What is it about vendors? They are always going on about their commitment to the channel, how they will help create demand, and how vital it is to co-call our customers to 'help' close deals.
A continual theme heard at conferences is how good vendors are at ruining sales, letting other value-added resellers (VARs) in on them, or worse, squeezing margin by giving unilateral discounts and expecting the VAR to pay.
The biggest benefit VARs bring to the vendor is loyal repeat business. The main reason they deal with us is our customer base.
Introducing a 'favoured' VAR to the deal just before it drops with supported pricing is a favourite: "Well, he helped me out last month moving some stock; we went to school together."
When will they learn? If it's a long-standing customer, you are not going to shift the business and you'll end up annoying everyone: the end-user, the VAR and your boss, who has to take the flak from all sides.
Another classic is pricing, especially with US vendors. If you're dealing with a blue-chip multinational, the vendor's US sales people go berserk.
They have to have this name on their customer list. They drop their pants on price, offering worldwide discounts, and in the process they often foul things up not only for the VAR, but also for their own sales people.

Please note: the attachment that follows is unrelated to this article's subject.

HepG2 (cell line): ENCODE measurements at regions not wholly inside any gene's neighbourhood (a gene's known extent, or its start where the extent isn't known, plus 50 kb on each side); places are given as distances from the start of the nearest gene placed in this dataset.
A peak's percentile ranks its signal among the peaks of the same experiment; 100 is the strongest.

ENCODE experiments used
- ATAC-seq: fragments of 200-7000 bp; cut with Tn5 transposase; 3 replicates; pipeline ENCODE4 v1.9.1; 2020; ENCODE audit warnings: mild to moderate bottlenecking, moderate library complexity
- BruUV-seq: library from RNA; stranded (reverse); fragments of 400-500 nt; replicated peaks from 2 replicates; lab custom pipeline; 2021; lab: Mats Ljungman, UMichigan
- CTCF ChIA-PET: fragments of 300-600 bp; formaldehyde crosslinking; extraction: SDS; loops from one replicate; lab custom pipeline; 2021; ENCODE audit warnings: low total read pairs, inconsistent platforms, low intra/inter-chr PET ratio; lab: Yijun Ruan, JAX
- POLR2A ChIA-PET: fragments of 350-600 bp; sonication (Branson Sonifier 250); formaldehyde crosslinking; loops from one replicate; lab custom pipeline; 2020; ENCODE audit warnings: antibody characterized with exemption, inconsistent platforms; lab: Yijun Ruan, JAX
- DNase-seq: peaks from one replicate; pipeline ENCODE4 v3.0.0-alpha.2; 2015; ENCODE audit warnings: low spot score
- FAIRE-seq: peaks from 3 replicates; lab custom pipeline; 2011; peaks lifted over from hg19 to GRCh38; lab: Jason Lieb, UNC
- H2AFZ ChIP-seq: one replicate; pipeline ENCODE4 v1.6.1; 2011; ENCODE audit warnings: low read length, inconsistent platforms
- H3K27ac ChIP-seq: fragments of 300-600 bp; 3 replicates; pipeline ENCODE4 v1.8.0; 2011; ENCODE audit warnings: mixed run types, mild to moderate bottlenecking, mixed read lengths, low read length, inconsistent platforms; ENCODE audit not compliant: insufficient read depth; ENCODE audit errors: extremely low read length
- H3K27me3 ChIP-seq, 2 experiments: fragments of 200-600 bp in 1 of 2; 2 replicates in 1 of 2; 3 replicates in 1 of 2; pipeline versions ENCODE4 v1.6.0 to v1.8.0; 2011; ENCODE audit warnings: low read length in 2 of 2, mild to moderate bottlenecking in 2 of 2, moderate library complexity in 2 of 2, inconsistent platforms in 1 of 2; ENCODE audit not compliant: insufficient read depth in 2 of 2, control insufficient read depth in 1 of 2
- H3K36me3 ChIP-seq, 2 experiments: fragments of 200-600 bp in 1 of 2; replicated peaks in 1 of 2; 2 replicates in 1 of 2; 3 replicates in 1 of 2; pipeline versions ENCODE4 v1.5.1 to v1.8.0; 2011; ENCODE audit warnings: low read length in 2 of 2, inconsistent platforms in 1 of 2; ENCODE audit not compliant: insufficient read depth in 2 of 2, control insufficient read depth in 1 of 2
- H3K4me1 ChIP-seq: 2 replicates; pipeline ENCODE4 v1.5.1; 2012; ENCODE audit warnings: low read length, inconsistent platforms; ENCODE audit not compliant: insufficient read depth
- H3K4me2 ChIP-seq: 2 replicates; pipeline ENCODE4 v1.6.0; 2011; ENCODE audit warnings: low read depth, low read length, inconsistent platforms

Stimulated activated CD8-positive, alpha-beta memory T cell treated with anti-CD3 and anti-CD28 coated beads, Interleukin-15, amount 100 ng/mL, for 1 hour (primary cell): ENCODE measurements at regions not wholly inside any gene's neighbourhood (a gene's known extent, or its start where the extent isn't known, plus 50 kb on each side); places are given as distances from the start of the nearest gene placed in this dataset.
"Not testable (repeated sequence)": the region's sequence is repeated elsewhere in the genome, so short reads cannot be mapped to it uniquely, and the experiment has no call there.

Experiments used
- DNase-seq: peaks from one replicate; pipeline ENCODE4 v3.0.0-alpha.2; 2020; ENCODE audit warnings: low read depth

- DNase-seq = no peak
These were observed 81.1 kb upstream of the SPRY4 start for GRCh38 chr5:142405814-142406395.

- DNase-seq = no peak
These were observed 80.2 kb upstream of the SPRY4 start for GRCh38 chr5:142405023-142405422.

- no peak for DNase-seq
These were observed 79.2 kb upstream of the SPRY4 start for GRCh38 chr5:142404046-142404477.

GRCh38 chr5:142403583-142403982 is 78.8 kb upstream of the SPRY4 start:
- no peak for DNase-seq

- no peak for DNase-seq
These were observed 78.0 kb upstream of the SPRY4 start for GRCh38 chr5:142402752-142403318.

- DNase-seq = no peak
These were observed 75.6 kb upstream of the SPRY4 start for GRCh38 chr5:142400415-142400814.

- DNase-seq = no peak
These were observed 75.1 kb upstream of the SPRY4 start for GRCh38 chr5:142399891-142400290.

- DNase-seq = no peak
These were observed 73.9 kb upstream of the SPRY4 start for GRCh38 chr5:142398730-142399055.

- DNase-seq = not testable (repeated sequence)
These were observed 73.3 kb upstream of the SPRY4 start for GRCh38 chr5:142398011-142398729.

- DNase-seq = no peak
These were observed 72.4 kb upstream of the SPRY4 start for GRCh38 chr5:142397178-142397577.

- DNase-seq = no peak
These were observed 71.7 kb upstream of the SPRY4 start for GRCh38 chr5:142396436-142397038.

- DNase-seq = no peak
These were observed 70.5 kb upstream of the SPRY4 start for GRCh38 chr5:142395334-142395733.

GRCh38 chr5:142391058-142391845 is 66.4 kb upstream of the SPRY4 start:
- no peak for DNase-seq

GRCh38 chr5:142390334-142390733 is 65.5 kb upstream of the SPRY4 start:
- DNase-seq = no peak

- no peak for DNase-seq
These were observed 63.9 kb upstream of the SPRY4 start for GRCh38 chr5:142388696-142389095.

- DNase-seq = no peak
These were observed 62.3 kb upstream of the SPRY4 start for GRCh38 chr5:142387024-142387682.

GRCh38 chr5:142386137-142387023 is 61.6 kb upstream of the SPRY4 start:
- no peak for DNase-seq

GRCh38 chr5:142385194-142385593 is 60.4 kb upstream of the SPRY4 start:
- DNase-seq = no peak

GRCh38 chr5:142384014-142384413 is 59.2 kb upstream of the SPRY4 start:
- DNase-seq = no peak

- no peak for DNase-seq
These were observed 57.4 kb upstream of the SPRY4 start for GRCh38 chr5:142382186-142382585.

I know of a $3m (£1.7m) City deal where the UK VAR and the vendor's salesman were dropped in it when the vendor took the deal direct in New York.
It resulted in the vendor losing a good VAR, the salesman (who was ahead of target) resigning in disgust, and the vendor making less money than if it had sold through the VAR.
What really boils my blood, though, is 'preferred' pricing. After offering the customer a special deal, vendors expect the VAR to supply the product at that price while still having to buy from the vendor at normal pricing.
Vendors, trust your channel to know their customer, and remember that it is their customer.
Listen to what they're saying, especially when crunch time is approaching.
And if you're going to drop your price, be prepared to pay for it yourself if you haven't got the good manners to involve the VAR in the decision.
Drop your VAR in it once and you'll have a really upset partner; do it twice and, if they're any good, the VAR will be signing up with your competition.
Mark O'Hara is managing director of Hydra.
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